Proud to be a Filthy Liberal Scum

Loud, Proud and I don't care about hurting a conservative's feelings!

Sleepy Time Thought 3/21/2012 Autism Edition

This isn’t a political post but it’s been nagging at me for a few days. As you may or may not know, my son Jordan has mild autism. I take him to speech therapy twice a week and while he’s in with the therapist, I chit-chat with the mothers in the waiting room (they’re almost ALWAYS mothers for some reason). One of them told me about how her son developed autism before his first birthday, after he had learned some words and had a vibrant personality of his own. Slowly but surely, he lost his ability to speak and he became a blank slate. All traces of the child he had been disappeared behind the wall that is autism. It must have been like watching her son die.

I know other children develop ASD around their second birthday and my daughter, Anastasia just turned 2 last month. She is a loud and happy and energetic kid. Were she to suddenly withdraw it would be like a knife in my heart. All traces of who she was would be gone forever if it was severe enough. We were very lucky with Jordan; not only is his ASD very mild but he developed it very early on. He only spoke three words before his speech went away and his personality never altered because he hadn’t really developed one yet. He is who he’s always been. We’ve never faced the anguish of losing a child and having it replaced with a stranger. It wouldn’t surprise me if this is where the legend of the Changeling comes from.

I raise this issue because autism is a widespread and extremely poorly understood problem. While the Irish Wench and the Moderate Conservative can literally writes books about how to deal with the effects of autism, medical experts are still in the dark about the causes of autism. They know part of it is genetic but not necessarily what triggers it and certainly not how to avoid it or, the Holy Grail, reverse it. Yet, it receives crap for funding. These are the statistics from Autism Speaks, one of the premiere advocacy groups:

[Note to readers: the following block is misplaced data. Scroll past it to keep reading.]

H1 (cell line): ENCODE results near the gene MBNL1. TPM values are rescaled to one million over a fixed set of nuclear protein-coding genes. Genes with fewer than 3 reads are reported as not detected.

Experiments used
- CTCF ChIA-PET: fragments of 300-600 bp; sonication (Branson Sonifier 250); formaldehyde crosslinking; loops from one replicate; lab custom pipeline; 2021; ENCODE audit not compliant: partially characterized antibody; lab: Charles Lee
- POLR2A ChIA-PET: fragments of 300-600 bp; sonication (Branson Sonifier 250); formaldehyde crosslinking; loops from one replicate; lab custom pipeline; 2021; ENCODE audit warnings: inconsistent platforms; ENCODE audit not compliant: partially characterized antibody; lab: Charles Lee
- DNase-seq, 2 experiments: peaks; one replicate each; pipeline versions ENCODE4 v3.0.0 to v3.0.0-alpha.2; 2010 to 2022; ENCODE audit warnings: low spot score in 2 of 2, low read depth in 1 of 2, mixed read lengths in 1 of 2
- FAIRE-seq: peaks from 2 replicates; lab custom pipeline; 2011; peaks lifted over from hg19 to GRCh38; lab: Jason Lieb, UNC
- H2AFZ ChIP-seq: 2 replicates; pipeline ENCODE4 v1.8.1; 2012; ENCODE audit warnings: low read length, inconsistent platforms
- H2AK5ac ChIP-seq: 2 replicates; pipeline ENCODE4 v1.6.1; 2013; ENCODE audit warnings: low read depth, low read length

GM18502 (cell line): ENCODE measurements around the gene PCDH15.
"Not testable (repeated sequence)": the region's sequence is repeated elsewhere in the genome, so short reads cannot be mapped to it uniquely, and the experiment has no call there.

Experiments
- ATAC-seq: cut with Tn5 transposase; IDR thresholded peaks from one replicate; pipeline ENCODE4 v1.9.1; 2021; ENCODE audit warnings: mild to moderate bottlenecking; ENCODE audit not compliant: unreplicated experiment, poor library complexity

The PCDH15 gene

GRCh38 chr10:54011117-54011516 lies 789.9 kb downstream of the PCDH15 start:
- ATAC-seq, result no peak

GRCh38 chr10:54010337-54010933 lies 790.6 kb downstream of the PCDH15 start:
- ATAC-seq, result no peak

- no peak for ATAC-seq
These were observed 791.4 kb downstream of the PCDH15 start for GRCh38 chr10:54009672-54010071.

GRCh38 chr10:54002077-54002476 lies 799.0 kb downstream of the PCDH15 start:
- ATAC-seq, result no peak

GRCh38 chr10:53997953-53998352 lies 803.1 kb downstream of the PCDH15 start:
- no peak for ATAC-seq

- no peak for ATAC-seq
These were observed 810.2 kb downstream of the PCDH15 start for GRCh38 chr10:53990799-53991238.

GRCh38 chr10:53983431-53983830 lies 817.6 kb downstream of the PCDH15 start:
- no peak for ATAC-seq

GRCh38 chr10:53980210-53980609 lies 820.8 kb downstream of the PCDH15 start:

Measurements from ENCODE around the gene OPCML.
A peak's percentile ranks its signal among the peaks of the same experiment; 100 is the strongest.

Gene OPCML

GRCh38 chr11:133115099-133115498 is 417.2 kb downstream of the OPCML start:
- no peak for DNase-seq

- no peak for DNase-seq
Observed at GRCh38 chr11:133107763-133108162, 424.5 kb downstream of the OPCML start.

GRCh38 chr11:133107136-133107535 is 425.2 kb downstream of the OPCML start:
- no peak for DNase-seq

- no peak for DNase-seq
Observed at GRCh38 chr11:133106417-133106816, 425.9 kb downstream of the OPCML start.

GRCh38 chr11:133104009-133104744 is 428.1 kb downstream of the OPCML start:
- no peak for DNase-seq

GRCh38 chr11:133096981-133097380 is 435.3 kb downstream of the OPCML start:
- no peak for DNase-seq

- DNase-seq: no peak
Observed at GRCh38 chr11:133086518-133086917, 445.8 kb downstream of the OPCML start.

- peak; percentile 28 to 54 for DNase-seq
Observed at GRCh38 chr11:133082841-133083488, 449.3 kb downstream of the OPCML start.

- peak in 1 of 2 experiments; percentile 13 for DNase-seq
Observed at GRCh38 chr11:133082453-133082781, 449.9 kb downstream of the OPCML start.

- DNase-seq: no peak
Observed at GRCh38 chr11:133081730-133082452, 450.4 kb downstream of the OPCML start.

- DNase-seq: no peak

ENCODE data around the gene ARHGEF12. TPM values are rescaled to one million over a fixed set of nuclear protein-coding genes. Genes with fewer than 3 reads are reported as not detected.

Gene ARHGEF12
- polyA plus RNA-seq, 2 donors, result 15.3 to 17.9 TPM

• Leukemia: Affects 1 in 1,200 / Funding: $277 million
  • Muscular Dystrophy: Affects 1 in 100,000 / Funding: $162 million
  • Pediatric AIDS: Affects 1 in 300 / Funding: $394 million
  • Juvenile Diabetes: Affects 1 in 500 / Funding: $156 million
  • Autism: Affects 1 in 110 / Funding: $79 million
This is not a rational distribution of monies. I can only hope that as autism awareness grows, it becomes more of a priority.

Sleep tight you filthy liberal scum!

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8 thoughts on “Sleepy Time Thought 3/21/2012 Autism Edition